Tuesday, July 7, 2015

An Unconventional Woman in a Very Conventional Time

Edith Nesbit and the Fabians; E. Nesbit and Five Children and It  

If wishes were horses, then beggars would ride -  Old English proverb 

If a man could have half of his wishes, he would double his trouble - Benjamin Franklin

Wishing don't make it so - Anonymous

Used as a noun,  a wish is defined as a desire or longing for a specific thing or event.  Used as a verb, to wish is defined as to desire, to long for, or to want a specific thing or event.  

We blow out the candles on a birthday cake and make a wish. We throw pennies into a fountain and make a wish. We gaze into the night sky and wish upon a star.

Star light, star bright
First star I see tonight,
I wish I may,
I wish I might
Have the wish I wish,

Wishes fall under the category of magical thinking, the mind set of if I just wish hard enough, want it hard enough, then it will happen.  Our wishes express our desires, and our desires are shaped by our circumstances. A well-fed, well-loved child wishes for a pony, or to have ice cream for breakfast, or to fly to the moon and back before dinner. A child of less fortunate circumstance will wish for others things entirely: food to eat, clothes to wear, a place to go that's safe and warm.

For many of the children (and adults) in 19th century England, wishing for food, clothing and shelter was as close as they'd ever come to actually experiencing these three basic necessities. The Industrial Revolution that began in the late 18th century and progressed with ever increasing speed into the 19th had transformed England from an agricultural economy to an industrial one. The combination of new technologies, the development of the factory system, the expansion of transportation systems and the widespread acceptance of laissez-faire economic policies destroyed the centuries-old agricultural lifestyle, forcing a large percentage of the rural population to uproot and migrate to the urban industrial centers.

This massive societal shift came at a high cost to the displaced population and served as an impetus to the ideas and conversations focused on reshaping society into a more equitable and just model.  Dickens made a career out of addressing the evils of industrialization and the cost of such to the individual in his writings.

One of the most influential groups - mighty in scope if not in actual size - of post-Industrial Revolution England was the Fabian Society. The Fabian Society's goal was a reconstruction of British society based on socialist principles.  They were not revolutionaries, they had no interest in class struggles or violent overthrowings, but instead focused on a gradual permeation of socialist principles into government and daily life through education and public advocacy. Among other things, Fabians wanted municipal ownership of certain utilities, better working conditions for workers, an eight-hour workday, women's suffrage, universal health care and a free educational system. And they weren't interested in wishing for them, they were interested in working for them, and work for them they did, quite often successfully, and not a one of them worked harder than Edith Nesbit, the author of Five Children and It.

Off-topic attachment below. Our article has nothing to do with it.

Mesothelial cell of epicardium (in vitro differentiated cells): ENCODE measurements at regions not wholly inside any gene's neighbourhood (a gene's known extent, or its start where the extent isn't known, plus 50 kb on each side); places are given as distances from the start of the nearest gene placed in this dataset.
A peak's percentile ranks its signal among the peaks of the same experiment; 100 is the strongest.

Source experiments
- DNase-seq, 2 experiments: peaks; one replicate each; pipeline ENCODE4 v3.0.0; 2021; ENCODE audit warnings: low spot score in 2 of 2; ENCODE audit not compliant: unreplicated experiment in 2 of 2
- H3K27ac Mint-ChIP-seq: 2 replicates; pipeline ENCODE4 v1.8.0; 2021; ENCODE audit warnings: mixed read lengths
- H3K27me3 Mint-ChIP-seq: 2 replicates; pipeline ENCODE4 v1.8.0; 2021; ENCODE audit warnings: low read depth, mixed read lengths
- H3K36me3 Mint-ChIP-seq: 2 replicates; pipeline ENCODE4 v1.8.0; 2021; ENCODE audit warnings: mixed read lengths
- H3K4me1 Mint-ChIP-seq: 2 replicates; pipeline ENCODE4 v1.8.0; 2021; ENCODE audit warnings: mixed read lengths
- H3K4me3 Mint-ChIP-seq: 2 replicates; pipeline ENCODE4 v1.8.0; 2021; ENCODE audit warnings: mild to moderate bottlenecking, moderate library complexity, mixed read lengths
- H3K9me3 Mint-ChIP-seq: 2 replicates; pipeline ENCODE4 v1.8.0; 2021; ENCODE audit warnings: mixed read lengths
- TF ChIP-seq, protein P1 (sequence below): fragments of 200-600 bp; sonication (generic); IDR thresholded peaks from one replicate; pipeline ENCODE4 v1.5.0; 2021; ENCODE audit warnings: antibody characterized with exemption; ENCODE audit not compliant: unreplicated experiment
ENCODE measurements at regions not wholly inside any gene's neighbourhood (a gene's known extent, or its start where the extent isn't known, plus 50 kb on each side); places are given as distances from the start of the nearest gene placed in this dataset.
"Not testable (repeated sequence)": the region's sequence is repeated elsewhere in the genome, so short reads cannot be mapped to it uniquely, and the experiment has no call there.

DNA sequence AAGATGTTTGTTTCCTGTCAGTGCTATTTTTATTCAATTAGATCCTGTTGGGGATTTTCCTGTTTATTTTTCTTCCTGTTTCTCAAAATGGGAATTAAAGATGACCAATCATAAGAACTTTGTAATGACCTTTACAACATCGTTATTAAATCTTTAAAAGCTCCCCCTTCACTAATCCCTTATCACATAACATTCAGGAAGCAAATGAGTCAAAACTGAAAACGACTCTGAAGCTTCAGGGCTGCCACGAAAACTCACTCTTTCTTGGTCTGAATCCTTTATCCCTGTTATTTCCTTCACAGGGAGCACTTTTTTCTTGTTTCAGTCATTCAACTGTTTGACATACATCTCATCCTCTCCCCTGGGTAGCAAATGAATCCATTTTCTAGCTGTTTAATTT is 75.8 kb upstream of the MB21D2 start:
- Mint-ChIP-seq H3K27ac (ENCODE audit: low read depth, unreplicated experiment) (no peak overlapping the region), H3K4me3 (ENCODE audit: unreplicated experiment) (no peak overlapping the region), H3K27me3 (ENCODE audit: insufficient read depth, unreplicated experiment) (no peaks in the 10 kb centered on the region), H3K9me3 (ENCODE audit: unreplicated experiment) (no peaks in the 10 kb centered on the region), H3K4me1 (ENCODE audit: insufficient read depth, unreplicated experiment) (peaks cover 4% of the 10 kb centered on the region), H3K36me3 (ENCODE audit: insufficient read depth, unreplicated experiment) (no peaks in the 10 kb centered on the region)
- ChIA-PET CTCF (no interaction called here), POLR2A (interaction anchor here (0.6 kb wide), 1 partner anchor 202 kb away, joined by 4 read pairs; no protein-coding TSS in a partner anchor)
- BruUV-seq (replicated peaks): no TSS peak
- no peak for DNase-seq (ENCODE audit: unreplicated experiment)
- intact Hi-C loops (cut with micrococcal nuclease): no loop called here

Edith Nesbit (1858-1924) was born in Greater London, the youngest of six children in the family of John Collis Nesbit, an agricultural chemist, and his wife, Sarah.  John ran the family agricultural college.  He died when Edith was four years old, and the ensuing years were spent traveling with her mother and older sister Mary in search of an agreeable climate in various European countries (Mary suffered from tuberculosis), shuttled off to inexpensive boarding schools, or enduring extended stays at assorted relatives' homes. In 1880, seven months pregnant, she married Hubert Bland, a bank clark and political socialist.

The two had an unconventional marriage from the start, for Hubert by choice, for Edith by necessity.  After their marriage, both continued to live separately with their families. Hubert lived with his mother and her friend, a friend who was under the impression that she was his fiancee and who also bore him a child.  After Edith found out about it, she and Bland moved in together, and Edith adopted the other woman's child. Nesbit lost three of her own children, two were stillborn and she and Bland's son Fabian died at the age of fifteen after an operation to remove his tonsils.

Bland continued to have affairs, and Edith continued to adopt the resulting children.  Somewhere along the line, Edith decided that what was good for the goose was also good for the gander, and embarked on a series of affairs with various men.